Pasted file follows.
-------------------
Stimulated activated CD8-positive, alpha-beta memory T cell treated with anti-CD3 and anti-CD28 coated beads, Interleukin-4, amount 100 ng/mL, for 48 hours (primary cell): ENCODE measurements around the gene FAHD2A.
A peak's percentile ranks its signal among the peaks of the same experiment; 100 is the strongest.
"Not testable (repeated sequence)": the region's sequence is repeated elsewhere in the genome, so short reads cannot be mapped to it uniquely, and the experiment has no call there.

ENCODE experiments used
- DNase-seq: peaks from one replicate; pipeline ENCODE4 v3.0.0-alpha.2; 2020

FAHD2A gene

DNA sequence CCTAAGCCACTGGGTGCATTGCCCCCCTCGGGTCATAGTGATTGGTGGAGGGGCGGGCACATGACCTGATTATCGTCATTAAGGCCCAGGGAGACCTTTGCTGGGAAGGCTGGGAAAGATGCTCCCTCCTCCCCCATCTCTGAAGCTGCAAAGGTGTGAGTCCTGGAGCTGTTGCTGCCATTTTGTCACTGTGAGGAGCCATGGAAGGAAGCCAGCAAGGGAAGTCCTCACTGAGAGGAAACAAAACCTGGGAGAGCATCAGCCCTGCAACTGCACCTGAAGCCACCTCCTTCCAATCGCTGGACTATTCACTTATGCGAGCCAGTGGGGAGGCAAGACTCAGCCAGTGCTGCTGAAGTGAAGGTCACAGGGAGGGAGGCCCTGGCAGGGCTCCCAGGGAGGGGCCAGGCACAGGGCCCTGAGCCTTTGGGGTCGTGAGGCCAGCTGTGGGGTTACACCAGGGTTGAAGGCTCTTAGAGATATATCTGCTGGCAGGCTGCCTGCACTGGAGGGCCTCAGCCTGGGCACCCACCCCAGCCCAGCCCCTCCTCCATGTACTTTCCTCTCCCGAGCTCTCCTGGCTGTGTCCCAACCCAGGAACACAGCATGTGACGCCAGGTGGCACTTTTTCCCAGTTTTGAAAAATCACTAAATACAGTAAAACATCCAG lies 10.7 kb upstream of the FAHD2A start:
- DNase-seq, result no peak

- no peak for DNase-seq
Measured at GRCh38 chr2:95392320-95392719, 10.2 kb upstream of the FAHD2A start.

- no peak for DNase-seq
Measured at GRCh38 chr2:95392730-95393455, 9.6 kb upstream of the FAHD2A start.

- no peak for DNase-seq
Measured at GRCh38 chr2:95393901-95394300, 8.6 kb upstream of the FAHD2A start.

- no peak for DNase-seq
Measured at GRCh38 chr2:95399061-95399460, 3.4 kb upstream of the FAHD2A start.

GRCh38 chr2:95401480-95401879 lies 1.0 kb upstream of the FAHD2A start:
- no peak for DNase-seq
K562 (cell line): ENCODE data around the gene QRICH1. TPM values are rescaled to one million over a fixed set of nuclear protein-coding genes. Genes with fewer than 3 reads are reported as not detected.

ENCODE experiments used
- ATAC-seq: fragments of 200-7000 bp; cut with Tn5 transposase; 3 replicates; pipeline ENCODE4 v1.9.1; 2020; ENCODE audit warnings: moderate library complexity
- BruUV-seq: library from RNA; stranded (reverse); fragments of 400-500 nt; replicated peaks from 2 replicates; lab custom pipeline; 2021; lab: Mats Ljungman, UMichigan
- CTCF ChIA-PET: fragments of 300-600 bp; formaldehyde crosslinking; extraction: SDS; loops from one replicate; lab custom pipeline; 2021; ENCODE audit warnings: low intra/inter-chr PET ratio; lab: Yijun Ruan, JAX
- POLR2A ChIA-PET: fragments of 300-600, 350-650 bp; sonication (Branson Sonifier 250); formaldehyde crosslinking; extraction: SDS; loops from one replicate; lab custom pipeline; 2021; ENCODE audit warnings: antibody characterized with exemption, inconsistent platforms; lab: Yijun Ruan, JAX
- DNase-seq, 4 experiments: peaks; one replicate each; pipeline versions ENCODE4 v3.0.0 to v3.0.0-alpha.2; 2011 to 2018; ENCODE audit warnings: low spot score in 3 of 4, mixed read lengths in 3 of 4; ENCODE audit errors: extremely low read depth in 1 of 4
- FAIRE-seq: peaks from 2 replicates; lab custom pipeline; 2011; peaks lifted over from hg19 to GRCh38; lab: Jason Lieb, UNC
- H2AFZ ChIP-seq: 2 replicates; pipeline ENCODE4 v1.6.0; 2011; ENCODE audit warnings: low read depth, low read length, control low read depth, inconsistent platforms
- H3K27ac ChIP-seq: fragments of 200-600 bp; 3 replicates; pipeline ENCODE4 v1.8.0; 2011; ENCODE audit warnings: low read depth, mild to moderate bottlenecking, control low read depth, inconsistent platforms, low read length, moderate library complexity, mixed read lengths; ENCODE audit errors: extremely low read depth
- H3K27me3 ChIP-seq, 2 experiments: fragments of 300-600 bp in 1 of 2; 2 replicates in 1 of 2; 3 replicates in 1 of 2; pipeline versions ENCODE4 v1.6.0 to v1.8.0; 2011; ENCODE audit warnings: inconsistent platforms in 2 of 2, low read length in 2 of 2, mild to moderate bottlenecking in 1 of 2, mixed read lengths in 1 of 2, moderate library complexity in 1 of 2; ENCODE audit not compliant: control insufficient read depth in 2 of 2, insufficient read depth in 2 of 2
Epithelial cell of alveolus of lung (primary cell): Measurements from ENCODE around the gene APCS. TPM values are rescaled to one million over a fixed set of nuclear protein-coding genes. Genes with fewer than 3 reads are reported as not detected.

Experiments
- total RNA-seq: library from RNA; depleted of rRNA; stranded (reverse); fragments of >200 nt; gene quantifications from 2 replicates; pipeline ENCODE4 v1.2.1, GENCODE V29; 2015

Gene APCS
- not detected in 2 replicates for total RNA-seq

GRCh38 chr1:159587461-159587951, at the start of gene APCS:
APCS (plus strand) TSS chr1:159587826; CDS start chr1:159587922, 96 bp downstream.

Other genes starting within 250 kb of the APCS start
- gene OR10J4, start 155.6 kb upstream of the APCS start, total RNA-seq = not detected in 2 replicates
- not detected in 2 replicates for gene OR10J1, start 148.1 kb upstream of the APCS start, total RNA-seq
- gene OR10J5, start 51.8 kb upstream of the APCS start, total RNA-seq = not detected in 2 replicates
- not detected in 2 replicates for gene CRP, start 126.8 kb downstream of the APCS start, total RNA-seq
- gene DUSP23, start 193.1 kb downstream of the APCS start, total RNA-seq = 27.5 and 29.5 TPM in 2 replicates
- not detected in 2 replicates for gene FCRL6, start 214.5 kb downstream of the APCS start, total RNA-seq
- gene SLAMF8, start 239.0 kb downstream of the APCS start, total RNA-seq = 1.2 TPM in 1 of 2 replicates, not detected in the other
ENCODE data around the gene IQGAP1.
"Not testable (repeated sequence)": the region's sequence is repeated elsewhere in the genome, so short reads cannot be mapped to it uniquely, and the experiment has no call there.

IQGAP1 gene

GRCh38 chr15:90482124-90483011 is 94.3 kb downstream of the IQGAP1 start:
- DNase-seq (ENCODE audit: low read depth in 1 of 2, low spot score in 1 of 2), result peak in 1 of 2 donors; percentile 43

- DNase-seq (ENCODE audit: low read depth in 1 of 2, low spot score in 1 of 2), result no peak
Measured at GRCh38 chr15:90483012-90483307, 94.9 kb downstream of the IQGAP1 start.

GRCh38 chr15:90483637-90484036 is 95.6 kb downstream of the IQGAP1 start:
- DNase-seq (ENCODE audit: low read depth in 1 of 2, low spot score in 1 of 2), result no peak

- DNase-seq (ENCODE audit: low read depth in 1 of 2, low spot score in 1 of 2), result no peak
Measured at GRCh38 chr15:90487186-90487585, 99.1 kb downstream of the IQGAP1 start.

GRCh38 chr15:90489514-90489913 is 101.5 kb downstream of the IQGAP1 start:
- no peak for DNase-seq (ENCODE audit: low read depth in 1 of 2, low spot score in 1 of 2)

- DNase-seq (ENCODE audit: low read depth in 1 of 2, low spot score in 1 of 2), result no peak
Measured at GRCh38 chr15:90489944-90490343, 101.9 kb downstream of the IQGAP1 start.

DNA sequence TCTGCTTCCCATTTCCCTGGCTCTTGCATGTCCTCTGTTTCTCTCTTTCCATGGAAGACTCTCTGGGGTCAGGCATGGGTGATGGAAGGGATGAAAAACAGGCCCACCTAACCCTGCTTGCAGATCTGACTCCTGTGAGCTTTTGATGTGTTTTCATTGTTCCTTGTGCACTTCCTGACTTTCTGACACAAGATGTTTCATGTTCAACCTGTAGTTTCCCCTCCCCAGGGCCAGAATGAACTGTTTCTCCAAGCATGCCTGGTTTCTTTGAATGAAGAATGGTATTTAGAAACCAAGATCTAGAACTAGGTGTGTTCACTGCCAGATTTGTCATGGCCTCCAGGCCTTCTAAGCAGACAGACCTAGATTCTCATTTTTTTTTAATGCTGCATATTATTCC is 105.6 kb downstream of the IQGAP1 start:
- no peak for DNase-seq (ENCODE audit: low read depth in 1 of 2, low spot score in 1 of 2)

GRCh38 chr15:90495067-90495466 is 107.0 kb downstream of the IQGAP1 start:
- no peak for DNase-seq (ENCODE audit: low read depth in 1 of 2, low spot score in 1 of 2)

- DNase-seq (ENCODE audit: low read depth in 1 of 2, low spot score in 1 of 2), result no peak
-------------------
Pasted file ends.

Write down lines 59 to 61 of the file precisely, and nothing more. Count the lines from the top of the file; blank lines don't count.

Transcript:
Measured at GRCh38 chr15:90489944-90490343, 101.9 kb downstream of the IQGAP1 start.

DNA sequence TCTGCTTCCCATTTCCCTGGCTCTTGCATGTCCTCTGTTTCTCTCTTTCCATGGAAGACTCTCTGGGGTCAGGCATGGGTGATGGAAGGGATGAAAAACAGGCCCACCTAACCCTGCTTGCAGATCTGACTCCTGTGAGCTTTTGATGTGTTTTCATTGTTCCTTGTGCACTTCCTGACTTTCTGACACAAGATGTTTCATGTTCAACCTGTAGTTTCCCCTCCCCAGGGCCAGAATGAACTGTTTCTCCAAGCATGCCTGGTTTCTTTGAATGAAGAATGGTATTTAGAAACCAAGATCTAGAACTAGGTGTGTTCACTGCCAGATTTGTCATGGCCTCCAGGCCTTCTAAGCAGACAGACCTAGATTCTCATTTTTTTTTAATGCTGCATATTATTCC is 105.6 kb downstream of the IQGAP1 start:
- no peak for DNase-seq (ENCODE audit: low read depth in 1 of 2, low spot score in 1 of 2)